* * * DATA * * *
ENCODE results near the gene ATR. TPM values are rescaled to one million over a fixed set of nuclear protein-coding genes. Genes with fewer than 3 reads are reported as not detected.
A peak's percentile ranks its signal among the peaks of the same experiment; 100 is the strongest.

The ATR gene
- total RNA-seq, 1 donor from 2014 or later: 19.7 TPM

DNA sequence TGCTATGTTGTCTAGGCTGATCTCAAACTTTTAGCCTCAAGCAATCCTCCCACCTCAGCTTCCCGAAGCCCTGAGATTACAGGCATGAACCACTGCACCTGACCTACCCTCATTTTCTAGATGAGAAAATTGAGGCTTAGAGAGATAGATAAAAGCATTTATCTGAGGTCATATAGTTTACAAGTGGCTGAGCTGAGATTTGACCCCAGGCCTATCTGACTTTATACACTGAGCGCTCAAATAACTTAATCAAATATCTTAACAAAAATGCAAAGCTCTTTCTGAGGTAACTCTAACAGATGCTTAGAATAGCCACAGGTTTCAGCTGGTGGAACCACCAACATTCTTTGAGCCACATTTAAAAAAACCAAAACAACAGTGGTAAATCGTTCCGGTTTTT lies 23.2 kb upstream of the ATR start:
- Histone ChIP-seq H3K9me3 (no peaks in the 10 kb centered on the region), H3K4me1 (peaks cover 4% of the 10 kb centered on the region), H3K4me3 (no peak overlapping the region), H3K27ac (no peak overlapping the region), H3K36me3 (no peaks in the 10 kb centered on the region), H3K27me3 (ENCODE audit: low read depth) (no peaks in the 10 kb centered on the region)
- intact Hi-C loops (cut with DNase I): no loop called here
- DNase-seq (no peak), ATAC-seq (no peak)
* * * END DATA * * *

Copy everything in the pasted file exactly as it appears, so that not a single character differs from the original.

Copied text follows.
ENCODE results near the gene ATR. TPM values are rescaled to one million over a fixed set of nuclear protein-coding genes. Genes with fewer than 3 reads are reported as not detected.
A peak's percentile ranks its signal among the peaks of the same experiment; 100 is the strongest.

The ATR gene
- total RNA-seq, 1 donor from 2014 or later: 19.7 TPM

DNA sequence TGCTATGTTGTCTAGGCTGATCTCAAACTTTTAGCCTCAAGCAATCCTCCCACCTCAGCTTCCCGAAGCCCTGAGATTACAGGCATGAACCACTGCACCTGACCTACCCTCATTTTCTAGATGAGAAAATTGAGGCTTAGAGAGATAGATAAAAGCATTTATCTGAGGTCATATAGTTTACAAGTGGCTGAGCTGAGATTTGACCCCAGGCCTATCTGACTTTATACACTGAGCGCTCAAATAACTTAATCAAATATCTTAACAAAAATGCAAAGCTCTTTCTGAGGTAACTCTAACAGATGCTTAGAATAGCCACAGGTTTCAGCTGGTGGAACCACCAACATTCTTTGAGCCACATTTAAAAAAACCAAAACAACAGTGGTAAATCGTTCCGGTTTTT lies 23.2 kb upstream of the ATR start:
- Histone ChIP-seq H3K9me3 (no peaks in the 10 kb centered on the region), H3K4me1 (peaks cover 4% of the 10 kb centered on the region), H3K4me3 (no peak overlapping the region), H3K27ac (no peak overlapping the region), H3K36me3 (no peaks in the 10 kb centered on the region), H3K27me3 (ENCODE audit: low read depth) (no peaks in the 10 kb centered on the region)
- intact Hi-C loops (cut with DNase I): no loop called here
- DNase-seq (no peak), ATAC-seq (no peak)